Freedom as a Political Good
Historically the Catholic Church has had, or has been perceived to have, a rocky relationship with “freedom” in the sense that the term has come to be used in a political and cultural sense since the Enlightenment.
Freedom in the modern sense is often taken to mean, “I’m free to do whatever I want without anyone telling me what to do.” The Church, on the other hand, generally takes freedom to mean, “Freedom to do that which is good.” The Church sees sin as enslaving and as reducing one’s capacity to choose freely in the future, and as such even where acting contrary to the good is in no way forbidden, doing wrong is not seen by the Church as exercising “freedom”.
So the in the moral sense, the Church does not hold “freedom” in the sense of simply doing whatever you want to be a good. Rather, the Church holds doing the good to be the good, and freedom to be the means of achieving that.
I speak above in the moral sense. However, let us look now at the political question of freedom.
There are several senses of “freedom” that one can speak about politically. Sometimes we talk about a country being “free” in that it is not a dictatorship or more specifically in that it has a free press and a moderately democratic form of government. However the sense that I’d like to examine is “freedom” in the sense of “not legislating morality” or more generally erring on the side of not restricting personal action even in cases where one is sure that the action in question is wrong.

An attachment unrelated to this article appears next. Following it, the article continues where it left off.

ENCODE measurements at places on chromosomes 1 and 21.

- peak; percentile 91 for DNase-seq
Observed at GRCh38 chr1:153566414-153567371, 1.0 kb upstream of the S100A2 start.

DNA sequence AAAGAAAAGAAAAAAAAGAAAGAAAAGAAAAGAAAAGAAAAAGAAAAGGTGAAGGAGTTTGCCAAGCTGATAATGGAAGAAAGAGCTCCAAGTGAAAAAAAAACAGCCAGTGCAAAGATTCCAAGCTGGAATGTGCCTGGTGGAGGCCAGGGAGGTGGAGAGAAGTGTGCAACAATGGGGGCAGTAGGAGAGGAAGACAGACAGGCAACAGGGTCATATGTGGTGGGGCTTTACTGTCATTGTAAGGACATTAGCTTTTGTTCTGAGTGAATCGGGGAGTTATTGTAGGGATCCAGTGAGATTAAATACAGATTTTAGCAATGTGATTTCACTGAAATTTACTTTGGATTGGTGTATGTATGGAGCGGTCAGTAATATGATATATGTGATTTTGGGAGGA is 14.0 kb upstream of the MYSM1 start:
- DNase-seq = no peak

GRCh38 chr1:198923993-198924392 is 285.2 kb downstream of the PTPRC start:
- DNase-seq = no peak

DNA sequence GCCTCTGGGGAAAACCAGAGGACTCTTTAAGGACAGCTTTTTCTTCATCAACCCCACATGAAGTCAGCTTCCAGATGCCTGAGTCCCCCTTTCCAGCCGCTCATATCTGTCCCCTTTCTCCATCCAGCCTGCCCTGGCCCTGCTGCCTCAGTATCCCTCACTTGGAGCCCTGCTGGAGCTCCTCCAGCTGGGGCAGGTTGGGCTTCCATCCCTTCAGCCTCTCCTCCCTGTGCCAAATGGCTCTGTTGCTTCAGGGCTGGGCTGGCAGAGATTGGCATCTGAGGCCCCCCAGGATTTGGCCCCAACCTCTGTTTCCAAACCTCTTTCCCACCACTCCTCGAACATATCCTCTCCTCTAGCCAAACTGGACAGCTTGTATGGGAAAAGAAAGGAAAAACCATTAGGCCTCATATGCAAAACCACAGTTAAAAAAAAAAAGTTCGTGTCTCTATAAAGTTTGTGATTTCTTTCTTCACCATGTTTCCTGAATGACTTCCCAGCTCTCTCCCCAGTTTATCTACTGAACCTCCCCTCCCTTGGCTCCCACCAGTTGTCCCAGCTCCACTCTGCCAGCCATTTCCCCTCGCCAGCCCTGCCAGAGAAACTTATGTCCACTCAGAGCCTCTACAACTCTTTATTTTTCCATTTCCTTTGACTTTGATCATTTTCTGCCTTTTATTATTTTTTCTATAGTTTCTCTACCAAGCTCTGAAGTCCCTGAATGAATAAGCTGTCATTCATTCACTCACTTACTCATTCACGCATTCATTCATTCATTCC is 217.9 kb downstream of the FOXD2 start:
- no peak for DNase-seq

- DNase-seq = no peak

The argument for using the state to restrict people from doing things that are wrong is pretty straight forward: Generally when we refer to something as being “wrong” we are talking about something which causes injury to others, or at least to the actor himself. For example, it is wrong to steal, and it is illegal to steal because stealing causes injury both to the person who is stolen from and also (though this is of more interest to the moralist than the lawmaker) because stealing causes damage to the person who steals as well.